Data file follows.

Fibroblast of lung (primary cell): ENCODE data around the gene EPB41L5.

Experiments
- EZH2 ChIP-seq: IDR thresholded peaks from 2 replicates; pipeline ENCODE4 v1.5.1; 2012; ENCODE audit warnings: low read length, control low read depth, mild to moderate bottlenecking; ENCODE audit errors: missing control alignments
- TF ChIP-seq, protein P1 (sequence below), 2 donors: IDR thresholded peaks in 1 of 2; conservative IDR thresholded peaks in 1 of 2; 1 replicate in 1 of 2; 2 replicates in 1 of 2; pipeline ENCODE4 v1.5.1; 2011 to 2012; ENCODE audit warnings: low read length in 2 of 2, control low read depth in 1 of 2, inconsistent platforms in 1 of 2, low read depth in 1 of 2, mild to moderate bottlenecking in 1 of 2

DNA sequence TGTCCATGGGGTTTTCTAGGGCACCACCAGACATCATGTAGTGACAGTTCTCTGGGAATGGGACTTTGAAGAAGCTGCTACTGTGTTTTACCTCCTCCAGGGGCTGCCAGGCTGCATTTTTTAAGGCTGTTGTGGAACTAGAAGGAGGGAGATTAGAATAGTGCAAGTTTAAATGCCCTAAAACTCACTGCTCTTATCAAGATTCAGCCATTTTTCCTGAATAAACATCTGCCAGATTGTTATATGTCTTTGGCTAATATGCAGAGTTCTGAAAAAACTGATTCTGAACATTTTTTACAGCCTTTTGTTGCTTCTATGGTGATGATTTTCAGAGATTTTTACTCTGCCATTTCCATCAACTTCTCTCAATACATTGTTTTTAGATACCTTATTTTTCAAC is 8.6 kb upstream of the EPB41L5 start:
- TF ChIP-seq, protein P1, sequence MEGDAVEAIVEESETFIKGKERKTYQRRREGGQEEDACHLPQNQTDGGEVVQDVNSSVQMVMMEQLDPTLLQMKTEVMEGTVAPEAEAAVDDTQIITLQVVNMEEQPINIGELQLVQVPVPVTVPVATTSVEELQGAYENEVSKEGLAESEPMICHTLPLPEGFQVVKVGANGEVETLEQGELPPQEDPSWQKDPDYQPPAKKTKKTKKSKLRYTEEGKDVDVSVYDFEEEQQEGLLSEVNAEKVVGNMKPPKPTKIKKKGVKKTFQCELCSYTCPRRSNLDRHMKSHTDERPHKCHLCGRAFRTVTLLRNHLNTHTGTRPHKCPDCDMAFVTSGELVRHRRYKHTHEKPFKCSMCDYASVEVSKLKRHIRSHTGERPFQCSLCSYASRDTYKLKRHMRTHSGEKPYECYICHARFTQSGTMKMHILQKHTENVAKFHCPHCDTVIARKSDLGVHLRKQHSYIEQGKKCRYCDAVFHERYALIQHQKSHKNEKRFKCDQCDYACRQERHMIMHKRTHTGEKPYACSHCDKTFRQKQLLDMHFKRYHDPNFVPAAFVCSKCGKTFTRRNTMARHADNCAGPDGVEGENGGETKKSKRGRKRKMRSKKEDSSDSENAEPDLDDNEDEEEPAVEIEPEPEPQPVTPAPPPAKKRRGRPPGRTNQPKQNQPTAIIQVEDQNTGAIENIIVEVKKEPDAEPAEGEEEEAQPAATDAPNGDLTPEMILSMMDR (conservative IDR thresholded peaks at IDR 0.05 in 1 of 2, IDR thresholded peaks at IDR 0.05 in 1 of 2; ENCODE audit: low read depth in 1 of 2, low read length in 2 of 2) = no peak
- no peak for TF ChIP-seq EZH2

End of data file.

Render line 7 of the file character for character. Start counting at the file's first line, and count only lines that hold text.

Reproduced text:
- no peak for TF ChIP-seq EZH2